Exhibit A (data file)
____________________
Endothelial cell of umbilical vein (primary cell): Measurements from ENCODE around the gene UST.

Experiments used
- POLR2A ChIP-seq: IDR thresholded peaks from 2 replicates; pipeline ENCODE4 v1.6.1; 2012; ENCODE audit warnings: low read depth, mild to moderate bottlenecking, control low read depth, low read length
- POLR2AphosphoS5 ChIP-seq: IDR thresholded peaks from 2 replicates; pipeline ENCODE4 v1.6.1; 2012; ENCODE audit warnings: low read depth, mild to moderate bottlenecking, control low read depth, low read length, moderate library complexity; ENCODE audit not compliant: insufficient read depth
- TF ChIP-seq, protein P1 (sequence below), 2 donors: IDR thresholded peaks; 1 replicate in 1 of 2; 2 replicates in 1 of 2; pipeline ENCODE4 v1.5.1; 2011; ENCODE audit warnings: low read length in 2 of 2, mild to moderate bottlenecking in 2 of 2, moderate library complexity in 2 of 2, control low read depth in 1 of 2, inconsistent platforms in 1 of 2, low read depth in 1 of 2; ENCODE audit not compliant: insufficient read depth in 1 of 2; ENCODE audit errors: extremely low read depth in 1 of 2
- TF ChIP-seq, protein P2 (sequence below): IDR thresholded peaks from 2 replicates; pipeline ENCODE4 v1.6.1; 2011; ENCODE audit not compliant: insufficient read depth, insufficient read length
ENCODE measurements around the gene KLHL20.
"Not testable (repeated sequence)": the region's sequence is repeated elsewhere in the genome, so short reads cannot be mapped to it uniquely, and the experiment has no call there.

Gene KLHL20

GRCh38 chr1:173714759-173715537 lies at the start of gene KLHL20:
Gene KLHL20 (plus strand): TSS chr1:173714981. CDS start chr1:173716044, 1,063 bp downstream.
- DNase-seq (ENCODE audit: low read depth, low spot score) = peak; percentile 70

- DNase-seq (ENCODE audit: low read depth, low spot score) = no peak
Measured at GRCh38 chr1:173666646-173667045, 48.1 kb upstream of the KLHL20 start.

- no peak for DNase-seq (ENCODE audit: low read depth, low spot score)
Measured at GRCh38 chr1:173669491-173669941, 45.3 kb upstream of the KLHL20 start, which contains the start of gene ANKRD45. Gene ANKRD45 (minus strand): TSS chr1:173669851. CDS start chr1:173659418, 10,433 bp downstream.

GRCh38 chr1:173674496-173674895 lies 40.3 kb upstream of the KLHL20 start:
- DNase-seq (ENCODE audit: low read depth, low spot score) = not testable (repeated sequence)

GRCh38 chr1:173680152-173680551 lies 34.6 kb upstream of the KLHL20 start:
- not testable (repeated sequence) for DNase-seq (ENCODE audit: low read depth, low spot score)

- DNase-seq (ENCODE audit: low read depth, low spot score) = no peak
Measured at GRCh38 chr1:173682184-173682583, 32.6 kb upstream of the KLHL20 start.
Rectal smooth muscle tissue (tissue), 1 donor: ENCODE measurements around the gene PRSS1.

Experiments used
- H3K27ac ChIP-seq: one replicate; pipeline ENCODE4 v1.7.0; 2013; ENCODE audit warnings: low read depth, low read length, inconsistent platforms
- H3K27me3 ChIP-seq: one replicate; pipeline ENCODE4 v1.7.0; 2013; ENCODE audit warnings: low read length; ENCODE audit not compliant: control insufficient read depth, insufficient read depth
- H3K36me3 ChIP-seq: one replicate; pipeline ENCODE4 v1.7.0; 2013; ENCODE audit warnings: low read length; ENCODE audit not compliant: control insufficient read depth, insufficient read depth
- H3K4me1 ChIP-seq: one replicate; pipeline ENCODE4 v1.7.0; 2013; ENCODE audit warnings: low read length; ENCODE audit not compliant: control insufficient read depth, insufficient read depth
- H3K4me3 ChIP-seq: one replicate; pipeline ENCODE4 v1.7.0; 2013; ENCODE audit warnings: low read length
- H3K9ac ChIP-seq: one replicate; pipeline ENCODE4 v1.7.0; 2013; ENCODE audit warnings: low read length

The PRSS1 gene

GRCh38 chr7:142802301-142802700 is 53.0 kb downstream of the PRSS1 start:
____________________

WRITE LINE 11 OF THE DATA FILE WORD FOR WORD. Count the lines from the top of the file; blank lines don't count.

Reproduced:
Gene KLHL20 (plus strand): TSS chr1:173714981. CDS start chr1:173716044, 1,063 bp downstream.